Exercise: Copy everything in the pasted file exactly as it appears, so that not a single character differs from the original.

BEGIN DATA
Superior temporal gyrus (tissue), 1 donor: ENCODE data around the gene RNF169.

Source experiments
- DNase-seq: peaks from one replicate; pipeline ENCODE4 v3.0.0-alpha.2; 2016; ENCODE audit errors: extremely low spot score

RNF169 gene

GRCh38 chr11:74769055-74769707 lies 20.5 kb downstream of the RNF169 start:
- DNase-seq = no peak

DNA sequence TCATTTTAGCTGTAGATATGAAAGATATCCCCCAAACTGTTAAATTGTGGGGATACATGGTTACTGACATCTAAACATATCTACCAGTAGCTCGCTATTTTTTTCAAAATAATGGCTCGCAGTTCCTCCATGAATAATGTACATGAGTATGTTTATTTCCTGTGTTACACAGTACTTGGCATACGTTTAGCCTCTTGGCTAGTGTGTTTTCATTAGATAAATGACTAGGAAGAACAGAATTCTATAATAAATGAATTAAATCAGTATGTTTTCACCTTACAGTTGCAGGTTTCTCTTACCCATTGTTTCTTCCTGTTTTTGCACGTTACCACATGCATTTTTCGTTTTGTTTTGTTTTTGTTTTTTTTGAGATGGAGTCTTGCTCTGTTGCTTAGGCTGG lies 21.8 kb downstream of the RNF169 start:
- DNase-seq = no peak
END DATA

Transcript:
Superior temporal gyrus (tissue), 1 donor: ENCODE data around the gene RNF169.

Source experiments
- DNase-seq: peaks from one replicate; pipeline ENCODE4 v3.0.0-alpha.2; 2016; ENCODE audit errors: extremely low spot score

RNF169 gene

GRCh38 chr11:74769055-74769707 lies 20.5 kb downstream of the RNF169 start:
- DNase-seq = no peak

DNA sequence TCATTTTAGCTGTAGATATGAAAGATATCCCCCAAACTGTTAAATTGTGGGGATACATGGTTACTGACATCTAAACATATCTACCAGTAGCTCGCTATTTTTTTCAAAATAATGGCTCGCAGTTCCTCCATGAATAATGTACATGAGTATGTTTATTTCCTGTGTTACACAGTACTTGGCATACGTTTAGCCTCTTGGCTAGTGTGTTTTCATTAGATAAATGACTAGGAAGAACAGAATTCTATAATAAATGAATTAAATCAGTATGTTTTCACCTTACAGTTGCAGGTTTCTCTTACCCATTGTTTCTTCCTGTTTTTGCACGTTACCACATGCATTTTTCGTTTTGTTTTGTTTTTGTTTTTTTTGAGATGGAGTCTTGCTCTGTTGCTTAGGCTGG lies 21.8 kb downstream of the RNF169 start:
- DNase-seq = no peak